Choice Provisions has established a reputation for putting out some high quality, but weird games such as the BIT.TRIP Saga and Woah Dave!. Shütshimi is the latest title to be published by the studio, and while there are some issues with shallow gameplay, the retro-inspired strangeness of the whole affair makes for an entertaining and enjoyable game.

Gameplay in Shütshimi is fast, simple and responsive, yet dynamic and even somewhat strategic. The main game mode pits you against endless waves of aquatic themed enemies in rapid-fire, ten second bursts of standard sidescrolling shmup action. In between these waves is where things get interesting; you go through "Shop Time", which requires you to choose one of three potential upgrades or modifiers that will impact the next wave. These can do things such as change your main weapon or hat, speed up or slow down gameplay, or place your goldfish inside a giant bouncy castle.

An item's effect is indicated by a short phrase that appears somewhere within its brief description – such as how "lousy cameraperson" means that the view will be rotated 180 degrees - and the player is only given ten seconds to choose one of the three items. This helps keep with the fast paced nature of the gameplay, putting plenty of pressure on the gamer to find, recognize and decide on which effect will be most beneficial for the upcoming round. There are plenty of interesting modifiers to be utilized here, and the cosmetic hats occasionally have additional effects, such as a cat that can be thrown at enemies repeatedly.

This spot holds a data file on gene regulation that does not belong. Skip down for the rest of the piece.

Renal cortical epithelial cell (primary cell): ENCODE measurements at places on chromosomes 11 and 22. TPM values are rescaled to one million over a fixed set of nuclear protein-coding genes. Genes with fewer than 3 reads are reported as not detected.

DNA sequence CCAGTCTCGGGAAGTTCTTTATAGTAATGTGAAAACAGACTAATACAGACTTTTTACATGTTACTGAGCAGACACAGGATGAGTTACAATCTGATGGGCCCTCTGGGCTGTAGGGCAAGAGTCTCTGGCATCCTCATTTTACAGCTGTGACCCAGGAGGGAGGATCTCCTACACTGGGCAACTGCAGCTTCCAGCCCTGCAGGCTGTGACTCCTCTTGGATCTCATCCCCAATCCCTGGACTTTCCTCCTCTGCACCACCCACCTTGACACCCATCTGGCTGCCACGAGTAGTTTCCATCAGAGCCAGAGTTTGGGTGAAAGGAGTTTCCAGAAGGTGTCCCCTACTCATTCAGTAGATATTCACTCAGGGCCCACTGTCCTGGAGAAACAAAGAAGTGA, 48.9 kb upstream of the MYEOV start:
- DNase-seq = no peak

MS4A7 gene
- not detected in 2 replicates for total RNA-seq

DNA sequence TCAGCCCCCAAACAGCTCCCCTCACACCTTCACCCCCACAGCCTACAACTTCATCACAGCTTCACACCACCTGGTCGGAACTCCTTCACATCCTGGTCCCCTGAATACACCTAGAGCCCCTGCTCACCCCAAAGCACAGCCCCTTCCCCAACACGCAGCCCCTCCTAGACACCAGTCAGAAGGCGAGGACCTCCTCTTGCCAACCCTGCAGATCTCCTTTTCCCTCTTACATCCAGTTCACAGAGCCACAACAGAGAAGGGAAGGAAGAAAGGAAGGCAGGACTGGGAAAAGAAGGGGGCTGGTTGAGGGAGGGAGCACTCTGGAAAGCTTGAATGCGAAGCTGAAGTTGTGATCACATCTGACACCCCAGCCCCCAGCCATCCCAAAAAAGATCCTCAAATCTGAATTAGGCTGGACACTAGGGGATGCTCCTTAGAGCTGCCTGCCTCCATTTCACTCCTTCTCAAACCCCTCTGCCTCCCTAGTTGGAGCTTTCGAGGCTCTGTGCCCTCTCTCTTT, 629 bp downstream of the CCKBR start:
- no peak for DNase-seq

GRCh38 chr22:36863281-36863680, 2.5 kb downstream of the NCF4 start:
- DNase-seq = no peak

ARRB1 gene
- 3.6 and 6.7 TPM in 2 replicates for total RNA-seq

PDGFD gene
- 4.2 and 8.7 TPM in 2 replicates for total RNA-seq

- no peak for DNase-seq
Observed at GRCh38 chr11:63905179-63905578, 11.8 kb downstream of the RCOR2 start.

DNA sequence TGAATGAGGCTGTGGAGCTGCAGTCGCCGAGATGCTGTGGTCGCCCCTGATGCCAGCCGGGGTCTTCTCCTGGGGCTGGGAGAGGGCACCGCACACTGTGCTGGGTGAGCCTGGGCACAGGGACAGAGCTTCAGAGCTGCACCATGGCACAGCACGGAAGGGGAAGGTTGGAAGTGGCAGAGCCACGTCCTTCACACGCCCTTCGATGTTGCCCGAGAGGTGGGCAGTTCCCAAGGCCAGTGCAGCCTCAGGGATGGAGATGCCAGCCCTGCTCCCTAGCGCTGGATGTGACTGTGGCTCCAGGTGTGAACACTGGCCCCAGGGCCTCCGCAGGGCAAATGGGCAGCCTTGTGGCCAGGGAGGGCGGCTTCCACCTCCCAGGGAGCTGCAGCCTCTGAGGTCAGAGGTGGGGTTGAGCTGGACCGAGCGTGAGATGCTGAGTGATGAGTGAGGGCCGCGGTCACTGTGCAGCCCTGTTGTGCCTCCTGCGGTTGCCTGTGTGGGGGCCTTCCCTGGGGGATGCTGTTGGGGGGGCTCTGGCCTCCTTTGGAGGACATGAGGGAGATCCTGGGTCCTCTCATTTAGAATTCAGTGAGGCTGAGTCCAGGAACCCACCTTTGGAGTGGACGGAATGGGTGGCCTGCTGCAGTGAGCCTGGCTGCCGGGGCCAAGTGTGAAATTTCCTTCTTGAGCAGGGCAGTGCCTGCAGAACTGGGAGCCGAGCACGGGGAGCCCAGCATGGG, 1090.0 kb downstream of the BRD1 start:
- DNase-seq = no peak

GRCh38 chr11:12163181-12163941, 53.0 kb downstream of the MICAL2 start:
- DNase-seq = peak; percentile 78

This Warioware-esque approach keeps things fresh and interesting, although it doesn't completely cover over the somewhat shallow nature of gameplay. While one never really tires of mowing down loads of laser sharks and cat submarines, round thirty is scarcely a much different experience than round two. Sure, it's faster and features more enemies, but it still would've been nice to have seen a bit more variety in enemies and gameplay options. That being said, the diversity of the modifiers and upgrades prevents the experience from getting too stale.

Naturally, the 8-bit graphics are top notch, and they're backed by some catchy tunes. Sprites are animated and drawn in a very detailed manner, and the colourful artstyle makes the action really pop off the screen. The music is quirky and upbeat, perfectly matching the flippant and playful tone of the overall experience. Make no mistake about it, this is a game that's just as fun to watch as it is to play.

In terms of replayability there's plenty to keep players coming back, though its dependent on how much you enjoy the core gameplay. Obviously, there's always going to be a higher score to beat, but there are also forty-six hats to collect and thirty-two 'Awardments' to unlock. On top of this up to four players can play co-op locally, making it an excellent couch multiplayer game. Generally speaking you'll be doing a lot of grinding if you want to get everything possible out of this game, but if it hooks you that's hardly a chore.

Conclusion

Ultimately, Shütshimi is a fun game that's both flashy and engaging. The breakneck pace of endless waves of enemies combined with a quirky and bizarre sense of humour make for a good time whether you're playing alone or with a couple of friends. While the gameplay isn't terribly deep and it gets repetitive in longer sessions, there's plenty here to keep gamers coming back for more. We'd recommend that you pick this game up, it's a great retro shooter with a neat twist.